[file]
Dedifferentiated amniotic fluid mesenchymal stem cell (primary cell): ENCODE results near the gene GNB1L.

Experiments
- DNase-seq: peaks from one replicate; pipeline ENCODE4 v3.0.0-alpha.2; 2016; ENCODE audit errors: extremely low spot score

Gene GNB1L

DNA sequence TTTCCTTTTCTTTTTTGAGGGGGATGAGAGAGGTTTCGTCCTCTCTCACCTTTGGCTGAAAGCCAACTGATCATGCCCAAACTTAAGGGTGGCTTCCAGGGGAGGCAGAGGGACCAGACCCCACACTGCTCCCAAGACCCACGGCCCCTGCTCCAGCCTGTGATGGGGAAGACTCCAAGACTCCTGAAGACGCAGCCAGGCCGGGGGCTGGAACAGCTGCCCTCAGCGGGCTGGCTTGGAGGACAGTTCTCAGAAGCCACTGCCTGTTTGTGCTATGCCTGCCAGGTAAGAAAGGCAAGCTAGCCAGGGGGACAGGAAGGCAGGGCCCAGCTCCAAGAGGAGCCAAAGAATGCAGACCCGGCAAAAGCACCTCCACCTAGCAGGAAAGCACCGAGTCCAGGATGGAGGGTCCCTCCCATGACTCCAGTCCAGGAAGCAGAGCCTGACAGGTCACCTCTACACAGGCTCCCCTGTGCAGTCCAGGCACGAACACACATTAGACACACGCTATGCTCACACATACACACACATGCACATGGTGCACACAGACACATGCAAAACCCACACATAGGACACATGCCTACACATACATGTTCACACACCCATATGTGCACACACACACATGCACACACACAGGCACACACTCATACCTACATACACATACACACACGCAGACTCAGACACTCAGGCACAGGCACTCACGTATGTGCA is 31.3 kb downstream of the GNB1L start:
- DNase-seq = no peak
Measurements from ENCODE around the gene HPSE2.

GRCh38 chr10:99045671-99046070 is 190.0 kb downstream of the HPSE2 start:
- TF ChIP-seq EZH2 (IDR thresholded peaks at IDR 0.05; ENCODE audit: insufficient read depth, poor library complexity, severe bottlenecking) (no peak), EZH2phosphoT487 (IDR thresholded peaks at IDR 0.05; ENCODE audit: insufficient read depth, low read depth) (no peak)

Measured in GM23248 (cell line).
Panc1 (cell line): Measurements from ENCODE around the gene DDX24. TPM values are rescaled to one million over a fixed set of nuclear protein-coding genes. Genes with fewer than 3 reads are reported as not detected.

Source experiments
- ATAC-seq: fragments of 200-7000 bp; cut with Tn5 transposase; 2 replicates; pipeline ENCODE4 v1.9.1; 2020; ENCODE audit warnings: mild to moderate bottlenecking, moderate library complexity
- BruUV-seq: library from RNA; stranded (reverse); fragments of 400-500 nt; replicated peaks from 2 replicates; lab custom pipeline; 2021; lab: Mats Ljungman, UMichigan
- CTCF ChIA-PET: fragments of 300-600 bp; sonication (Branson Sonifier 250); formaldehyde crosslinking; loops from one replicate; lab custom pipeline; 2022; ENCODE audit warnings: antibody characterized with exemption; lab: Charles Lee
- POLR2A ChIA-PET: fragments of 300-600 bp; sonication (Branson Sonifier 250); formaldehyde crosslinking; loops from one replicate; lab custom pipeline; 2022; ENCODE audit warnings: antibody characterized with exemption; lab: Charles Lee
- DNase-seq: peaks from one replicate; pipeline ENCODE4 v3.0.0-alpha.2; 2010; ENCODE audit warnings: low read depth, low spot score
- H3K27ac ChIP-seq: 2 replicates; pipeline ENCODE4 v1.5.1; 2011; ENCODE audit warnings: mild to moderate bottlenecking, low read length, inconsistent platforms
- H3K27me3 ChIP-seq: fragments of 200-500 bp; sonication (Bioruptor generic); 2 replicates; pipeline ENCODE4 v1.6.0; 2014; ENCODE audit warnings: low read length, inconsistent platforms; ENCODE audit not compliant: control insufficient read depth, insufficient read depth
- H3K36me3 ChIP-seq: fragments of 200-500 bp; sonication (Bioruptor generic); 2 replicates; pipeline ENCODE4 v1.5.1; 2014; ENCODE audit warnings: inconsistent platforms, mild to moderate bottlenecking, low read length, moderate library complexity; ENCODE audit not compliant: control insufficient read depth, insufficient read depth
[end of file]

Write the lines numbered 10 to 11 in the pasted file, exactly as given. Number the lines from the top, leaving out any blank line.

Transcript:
Measured in GM23248 (cell line).
Panc1 (cell line): Measurements from ENCODE around the gene DDX24. TPM values are rescaled to one million over a fixed set of nuclear protein-coding genes. Genes with fewer than 3 reads are reported as not detected.